Day 3: International forest policy

It was on the 9th of August 2018 and the third day of the 2018 HSS. The day’s lecture started at 9:00am with Prof Maria Brockhaus. She gave a brief history of international forest policy, policy domain and the powers that influence international forest policy formulation. Despite data availability suggesting alarming rate of deforestation with supporting evidence from satellite imagery and aerial photography and the resulting consequences like exacerbating global warming ,there has not been any global forest treaty. Leading to the failed attempt to negotiate a global forest treaty at Rio Summit in 1992, countries with tropical forest oppose global treaty by advocating for national sovereignty over forest, while supporters of a convention see a global conservation-oriented forest agreements. The role of actors and actor groups in global forest policy formulation was also discussed. Prof Brockhaus discussed policy instrument on deforestation, restrictions on activities that damage our environment, issuance of permits for resource exploitation, planning and zoning to exclude protected areas from direct benefits as a regulatory mechanism to manage deforestation. From economic point of view, polluter pay systems and reward for environmentally friendly behaviors were also discussed. Information on conservation in relation to how people’s activities on the environment should made be readily available for public consumption. The role of the impending REDD+, land use options, forest certification, FLEGT/VPA and PES in forest conservation was also elaborated by Prof Brockhaus.

Jussi Viitanen, followed Prof Brockhaus with FLEGT as an EU forest policy instrument. Jussi’s presentation highlighted FLEGT as EU’s responds to global illegal logging concern. The presentation took the class through the EU concern and increasing pressure of tropical deforestation between 1980 -1990,  the G8’s plan of action on illegal logging between 1998 -2003 and in 2001-2005 and the World Bank FLEG regional initiative. It was revealed during the presentation that eight (8) countries including Malaysia are at the negotiation stage, six (6) including Ghana at the implementation stage and one (1) country, Indonesia is at the operational stage. Jussi informed the class about the negotiation as well as the Legality Assurance System of the VPA. The presenter told the class that the first FLEGT license has already been issued in Indonesia. Emphasis was laid on the fact that VPA introduces no new law into a country but ensures that a country adheres to the implementation of her own laws.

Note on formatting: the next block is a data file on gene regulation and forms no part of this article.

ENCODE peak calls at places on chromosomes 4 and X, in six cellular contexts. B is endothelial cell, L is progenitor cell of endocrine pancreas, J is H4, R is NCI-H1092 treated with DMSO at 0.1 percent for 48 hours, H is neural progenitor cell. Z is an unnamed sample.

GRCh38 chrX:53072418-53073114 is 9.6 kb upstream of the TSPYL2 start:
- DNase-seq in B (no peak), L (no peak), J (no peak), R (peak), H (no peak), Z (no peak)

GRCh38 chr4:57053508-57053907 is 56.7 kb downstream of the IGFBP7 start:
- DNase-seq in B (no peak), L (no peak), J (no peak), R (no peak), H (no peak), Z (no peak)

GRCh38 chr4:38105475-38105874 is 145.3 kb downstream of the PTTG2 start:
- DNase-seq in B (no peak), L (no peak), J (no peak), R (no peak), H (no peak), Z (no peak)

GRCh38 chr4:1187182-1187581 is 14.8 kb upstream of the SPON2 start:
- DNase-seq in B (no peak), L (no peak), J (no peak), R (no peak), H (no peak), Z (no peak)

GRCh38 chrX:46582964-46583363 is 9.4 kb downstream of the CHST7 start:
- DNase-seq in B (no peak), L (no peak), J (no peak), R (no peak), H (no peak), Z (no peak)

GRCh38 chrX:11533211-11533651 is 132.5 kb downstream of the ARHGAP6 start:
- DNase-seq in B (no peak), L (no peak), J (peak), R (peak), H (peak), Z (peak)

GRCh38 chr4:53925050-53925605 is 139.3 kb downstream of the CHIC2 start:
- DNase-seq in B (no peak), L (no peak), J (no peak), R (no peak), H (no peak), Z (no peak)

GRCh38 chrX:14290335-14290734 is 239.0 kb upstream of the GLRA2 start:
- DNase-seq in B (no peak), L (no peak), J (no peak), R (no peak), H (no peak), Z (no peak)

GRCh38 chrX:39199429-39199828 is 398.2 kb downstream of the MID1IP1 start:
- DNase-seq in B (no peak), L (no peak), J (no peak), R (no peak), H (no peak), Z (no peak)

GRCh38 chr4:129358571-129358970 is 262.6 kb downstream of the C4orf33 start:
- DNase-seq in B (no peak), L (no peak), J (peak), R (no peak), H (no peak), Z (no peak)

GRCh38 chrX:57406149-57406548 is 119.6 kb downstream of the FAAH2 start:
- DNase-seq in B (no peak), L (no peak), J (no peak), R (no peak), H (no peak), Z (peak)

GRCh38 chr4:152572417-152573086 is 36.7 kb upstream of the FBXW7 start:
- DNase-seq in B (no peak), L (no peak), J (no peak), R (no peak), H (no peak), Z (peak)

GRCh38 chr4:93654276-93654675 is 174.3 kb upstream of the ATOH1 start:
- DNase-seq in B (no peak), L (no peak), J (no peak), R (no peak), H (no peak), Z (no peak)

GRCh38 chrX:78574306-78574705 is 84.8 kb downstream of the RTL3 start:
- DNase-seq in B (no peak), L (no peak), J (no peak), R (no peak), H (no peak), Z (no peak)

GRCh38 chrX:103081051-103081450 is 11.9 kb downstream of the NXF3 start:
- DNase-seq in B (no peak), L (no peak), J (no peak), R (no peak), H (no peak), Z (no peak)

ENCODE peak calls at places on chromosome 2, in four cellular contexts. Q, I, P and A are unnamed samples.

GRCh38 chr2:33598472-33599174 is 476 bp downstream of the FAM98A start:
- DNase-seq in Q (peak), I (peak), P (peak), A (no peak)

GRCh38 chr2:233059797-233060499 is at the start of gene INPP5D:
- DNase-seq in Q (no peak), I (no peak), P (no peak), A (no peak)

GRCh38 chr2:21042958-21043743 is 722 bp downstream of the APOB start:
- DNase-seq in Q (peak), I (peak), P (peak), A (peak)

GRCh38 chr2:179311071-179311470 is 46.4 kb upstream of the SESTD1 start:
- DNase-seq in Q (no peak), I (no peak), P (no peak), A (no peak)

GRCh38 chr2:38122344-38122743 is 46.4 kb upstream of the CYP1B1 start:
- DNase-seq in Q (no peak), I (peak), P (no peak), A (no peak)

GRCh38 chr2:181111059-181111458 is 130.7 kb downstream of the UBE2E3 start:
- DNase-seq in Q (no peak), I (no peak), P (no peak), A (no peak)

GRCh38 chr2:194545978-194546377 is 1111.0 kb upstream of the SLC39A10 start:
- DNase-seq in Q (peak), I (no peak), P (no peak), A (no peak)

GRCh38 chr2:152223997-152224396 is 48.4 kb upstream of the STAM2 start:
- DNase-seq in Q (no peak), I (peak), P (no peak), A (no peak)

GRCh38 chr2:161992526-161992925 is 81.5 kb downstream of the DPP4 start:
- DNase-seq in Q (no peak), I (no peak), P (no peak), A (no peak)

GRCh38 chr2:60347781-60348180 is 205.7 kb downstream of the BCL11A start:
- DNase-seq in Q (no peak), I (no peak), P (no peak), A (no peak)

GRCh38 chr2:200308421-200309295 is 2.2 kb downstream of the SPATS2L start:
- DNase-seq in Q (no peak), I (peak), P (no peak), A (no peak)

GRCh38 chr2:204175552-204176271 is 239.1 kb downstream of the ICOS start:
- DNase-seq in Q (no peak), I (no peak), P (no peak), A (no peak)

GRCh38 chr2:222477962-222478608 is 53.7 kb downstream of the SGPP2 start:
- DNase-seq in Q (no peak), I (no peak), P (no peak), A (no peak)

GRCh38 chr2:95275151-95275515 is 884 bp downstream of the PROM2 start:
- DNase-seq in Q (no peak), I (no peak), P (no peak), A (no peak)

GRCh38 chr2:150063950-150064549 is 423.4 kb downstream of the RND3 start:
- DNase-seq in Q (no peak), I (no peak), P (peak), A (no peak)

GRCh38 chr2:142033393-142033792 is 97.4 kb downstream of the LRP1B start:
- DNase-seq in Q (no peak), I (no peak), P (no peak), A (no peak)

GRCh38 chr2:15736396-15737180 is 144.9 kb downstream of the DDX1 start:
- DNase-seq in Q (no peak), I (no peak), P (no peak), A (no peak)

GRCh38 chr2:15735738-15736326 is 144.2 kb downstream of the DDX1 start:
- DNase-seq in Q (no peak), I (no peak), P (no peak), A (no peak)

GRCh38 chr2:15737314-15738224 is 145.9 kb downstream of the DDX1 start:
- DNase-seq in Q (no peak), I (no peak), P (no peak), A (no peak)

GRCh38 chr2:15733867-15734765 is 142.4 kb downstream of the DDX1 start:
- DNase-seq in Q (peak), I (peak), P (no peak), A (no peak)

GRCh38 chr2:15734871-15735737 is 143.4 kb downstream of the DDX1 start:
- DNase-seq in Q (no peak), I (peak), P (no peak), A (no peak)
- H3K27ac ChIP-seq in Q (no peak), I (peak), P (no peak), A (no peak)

After launch at 13:00, Maija Kaukonen took the class trough forest policies at the landscape level for an hour. A presentation which was pure map and chat based was very comprehensive, gave the mission of WWF as “To stop the degradation of the planet’s natural environment and to build a future in which humans live in harmony with nature”. 

The mission reflects the alarming rate of deforestation and its impact on biodiversity. The class was told that between 1970 and 2010, 56% of tropical species have been lost through deforestation. It was explained that landscape approach aimed at deforestation prevention is by enhancing land use options which retains forest for several purposes as well as optimize the productive capacity of the adjoining landscape. The presentation highlighted the success choked by WWF in the Nepal using the landscape approach at solving problems of deforestation and fragmentation and that the approach has been used to increase Tiger population by 198 from 2009 to 2015 and Rhino population from 375 in 2005 to 645 in 2015, a remarkable improvement.

The last lecture of the day was by Grace Wong. It was on REDD+ benefit sharing. She showed the class a photo with a caption “By comparison to what it could have been, it’s a miracle. By comparison to what it should have been, it’s a disaster” George Monbiot.

She explained that participants of the Paris agreement did not expect an agreement to be reached, but what was reached was not binding, It set the stage or REDD+ results based financing.

How then will the financial benefit be shared? Benefit sharing in REDD+ concept was explained as distribution of net gains either directly or indirectly from REDD+ implementation. REDD+ benefit comes with implementation and transaction cost, revenues forgone resulting from alternative forest land and resource use, changing forest/ land use, representation, management of finance, governance and tenure, This brings together several actors in REDD+ implementation process. Who then benefits? Will the expectation of the poor be met? The day was informative and very interactive.

-MICHAEL BOAKYE AMPONSAH  

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